HARRY LORAYNE'S FINAL BOOK? -- When have we heard that before? At least I have in my hands Harry's next book, And Finally!, so titled with a nod to Father Time, but which might have also been titled Jaw Droppers! Three. And Finally! follows the pattern Harry established with the excellent Jaw Droppers! series, mining his former out of print material for new gold. With the Jaw Droppers! books the mother lode was the Best of Friends titles. With And Finally!, Harry revisits, revitalizes, and reinvents material from Personal Collection, his mammoth (644 pp) collection of "all cards, all new, all mine."(I once took that book to the beach in Florida but, alas, spent all my time boogie boarding and seeking out key lime pie.)

Harry Lorayne's Last Word?

One of the testimonials in Harry's Genii ad reads, "Harry Lorayne books have given me a life!" I couldn't have put it better. I was in early high school back in 1962 when Close-Up Card Magic introduced me to what first-rate card magic could be, amazing routines yet not too difficult and that could be done with a borrowed deck. With his latest, Harry has now been reinforcing that standard for 57 years.

A few examples:

PPP Powerful Powers Presentation. You reveal four ultra clean selections plus one of your own via a series of reverse faros. A stunning impromptu routine for four spectators.

Your Favorite Card. A quickie with the impact of Jim Ryan's Vice Versa. A fast transposition of two cards, a strong kicker to any routine where a single card is discovered.

I'll Read Your Mind. A shuffled deck is cut into three piles. You look away as spek checks top card of any pile, buries it in any other pile, then combines the piles and shuffles. You read his mind.

Jacks Are Better. Four attempts at finding a selection repeatedly locate a jack instead. The jacks then find the card. Clever use of the Lorayne force.

Lazy Man's Card Trick. I know. You know it as one of the tricks from Close-Up Card Magic that cemented Harry's reputation. And yet, as I mentioned in July, a little girl recently fooled me with it. How? All the cuts were face down, and she didn't use the Lazy Man patter. Got me!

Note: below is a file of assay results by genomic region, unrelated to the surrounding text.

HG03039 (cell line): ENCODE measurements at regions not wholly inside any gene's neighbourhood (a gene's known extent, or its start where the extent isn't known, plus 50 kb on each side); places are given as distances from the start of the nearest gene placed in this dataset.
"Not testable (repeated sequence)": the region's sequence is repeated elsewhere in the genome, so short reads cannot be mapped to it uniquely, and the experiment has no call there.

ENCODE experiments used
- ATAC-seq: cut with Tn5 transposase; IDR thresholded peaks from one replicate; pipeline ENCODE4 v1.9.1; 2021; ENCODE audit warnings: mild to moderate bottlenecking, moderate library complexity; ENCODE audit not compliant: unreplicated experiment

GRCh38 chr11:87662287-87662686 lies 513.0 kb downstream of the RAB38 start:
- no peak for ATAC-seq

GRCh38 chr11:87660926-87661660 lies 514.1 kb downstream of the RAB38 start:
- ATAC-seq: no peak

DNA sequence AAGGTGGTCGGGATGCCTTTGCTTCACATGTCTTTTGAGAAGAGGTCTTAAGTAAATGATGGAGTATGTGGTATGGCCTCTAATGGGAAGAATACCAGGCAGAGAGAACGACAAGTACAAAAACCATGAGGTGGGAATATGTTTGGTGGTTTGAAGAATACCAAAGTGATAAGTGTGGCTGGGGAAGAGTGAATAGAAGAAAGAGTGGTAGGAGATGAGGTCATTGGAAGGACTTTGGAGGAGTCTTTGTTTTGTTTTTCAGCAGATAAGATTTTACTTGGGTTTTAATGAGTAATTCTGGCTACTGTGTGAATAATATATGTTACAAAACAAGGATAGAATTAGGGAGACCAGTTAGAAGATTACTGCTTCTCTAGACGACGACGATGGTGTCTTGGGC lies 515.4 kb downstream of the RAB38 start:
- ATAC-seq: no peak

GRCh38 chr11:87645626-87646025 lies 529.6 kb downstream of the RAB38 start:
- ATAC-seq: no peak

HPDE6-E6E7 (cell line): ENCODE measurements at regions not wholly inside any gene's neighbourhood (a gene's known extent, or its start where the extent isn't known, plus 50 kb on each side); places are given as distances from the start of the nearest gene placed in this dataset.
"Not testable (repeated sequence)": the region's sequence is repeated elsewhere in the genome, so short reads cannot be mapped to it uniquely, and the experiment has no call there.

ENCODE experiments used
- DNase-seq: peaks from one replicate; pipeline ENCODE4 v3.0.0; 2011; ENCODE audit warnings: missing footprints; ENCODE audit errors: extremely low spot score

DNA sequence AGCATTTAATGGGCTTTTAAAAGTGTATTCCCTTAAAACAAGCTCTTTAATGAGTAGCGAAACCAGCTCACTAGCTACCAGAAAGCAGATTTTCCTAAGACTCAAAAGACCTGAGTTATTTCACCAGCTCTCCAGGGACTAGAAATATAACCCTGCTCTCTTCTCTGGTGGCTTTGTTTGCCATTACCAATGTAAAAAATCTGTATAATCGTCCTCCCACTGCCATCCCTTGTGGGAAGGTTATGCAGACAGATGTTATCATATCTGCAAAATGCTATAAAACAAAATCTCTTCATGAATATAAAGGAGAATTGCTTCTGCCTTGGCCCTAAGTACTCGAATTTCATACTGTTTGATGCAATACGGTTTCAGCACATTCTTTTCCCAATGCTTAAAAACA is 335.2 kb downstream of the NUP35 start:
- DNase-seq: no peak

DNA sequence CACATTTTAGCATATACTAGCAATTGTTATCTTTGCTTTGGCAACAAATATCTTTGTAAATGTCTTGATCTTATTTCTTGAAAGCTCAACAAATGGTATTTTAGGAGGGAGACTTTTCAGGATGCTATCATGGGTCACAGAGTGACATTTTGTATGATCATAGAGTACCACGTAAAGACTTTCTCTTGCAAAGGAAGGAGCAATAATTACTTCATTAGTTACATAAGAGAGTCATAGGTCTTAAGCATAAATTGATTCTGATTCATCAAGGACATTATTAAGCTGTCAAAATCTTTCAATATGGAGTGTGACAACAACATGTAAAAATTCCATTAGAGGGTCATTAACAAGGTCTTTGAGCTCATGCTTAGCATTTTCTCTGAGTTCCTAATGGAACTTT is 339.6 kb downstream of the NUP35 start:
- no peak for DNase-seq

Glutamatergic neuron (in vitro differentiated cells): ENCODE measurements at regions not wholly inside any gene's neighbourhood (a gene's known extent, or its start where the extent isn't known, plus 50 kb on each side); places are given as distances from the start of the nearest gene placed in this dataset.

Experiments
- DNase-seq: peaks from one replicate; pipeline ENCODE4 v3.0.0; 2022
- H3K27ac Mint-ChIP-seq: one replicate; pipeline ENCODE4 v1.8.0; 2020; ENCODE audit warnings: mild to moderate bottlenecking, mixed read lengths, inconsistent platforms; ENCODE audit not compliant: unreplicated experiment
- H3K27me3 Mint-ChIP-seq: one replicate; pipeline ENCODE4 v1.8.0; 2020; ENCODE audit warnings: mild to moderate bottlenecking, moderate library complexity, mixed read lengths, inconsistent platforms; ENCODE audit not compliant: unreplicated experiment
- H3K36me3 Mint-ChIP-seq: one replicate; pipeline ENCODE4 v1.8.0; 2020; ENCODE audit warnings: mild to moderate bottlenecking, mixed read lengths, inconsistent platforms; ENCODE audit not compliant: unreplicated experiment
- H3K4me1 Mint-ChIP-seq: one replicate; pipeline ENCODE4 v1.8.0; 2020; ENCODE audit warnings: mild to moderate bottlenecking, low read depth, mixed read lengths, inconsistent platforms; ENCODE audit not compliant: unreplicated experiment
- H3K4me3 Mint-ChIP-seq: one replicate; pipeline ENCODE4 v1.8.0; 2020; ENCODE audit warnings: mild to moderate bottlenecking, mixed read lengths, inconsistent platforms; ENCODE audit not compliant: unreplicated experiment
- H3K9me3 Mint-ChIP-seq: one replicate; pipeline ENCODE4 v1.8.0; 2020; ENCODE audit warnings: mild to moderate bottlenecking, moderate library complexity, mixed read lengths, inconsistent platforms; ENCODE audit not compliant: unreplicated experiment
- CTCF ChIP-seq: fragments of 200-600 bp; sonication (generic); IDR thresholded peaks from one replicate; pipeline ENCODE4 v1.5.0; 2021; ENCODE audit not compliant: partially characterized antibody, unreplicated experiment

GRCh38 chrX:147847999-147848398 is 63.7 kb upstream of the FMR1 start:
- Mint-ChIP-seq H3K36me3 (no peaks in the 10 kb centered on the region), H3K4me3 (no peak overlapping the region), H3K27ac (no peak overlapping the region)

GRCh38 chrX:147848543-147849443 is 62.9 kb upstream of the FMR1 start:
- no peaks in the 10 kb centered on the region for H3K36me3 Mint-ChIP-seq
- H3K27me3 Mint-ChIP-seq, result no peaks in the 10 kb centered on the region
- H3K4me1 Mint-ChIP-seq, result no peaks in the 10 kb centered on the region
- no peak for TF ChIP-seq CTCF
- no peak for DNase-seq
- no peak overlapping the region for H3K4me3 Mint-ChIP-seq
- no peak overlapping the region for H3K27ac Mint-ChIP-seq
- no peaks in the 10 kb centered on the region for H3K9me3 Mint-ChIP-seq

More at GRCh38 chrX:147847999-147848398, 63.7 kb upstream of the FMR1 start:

And so much more:

Triplocation. Involves a favorite method in which any card chosen locates (counts to, spells to) a selection. In this version the chosen card finds three selections.

The Family Unit. Working with all court cards you deal a heart to the table. It is sandwiched between two clubs, and now all three are clubs. Repeat with other suits. Finally three spades become all diamonds. Easy, magical!

What's Mine Is Yours! A clean Scarne-like transposition of two cards, but no duplicates.

Lorayne's Poker Deal Plus. Like the old Gardner poker deal but with a second round to a second royal.

Amazing Location. Five cards are removed form a shuffled deck. A reverse faro bit isolates a previously selected card.

Whew. So is it a wrap? Whatever, being along for the ride with Harry has been delightful, a happy life. The usual specs: Some 80 titled moves and routines, hardback with dust cover, 250 pages, $89.90 with postage by check, direct from Harry Lorayne, 48 Liberty Street, Newburyport, MA 01950.


On the bookshelf.




Throw a scary party.



Follow us on Twitter.

Little Egypt Magic is the erratically updated web site of Steve Bryant, spawned (the site, not Steve) by a former internet magazine known as The Little Egypt Gazette/for magicians only.

Steve Bryant is an obscure magician and writer who generates this site from an iMac in Bloomington, Indiana. He used to frequently journey to and perform magic in Little Egypt, the local name for extreme southern Illinois, where the towns bear such names as Cairo, Thebes, and Karnak.

Past issues of this web site: Index to Past Issues

Notice: Any limited use of copyrighted images or quoted text is considered fair use, usually to review whatever product or event that is under discussion. If you object to use of any material, please get in touch and it will be cheerfully removed.

A JSB Creations product

Copyright© 2018 by Steve Bryant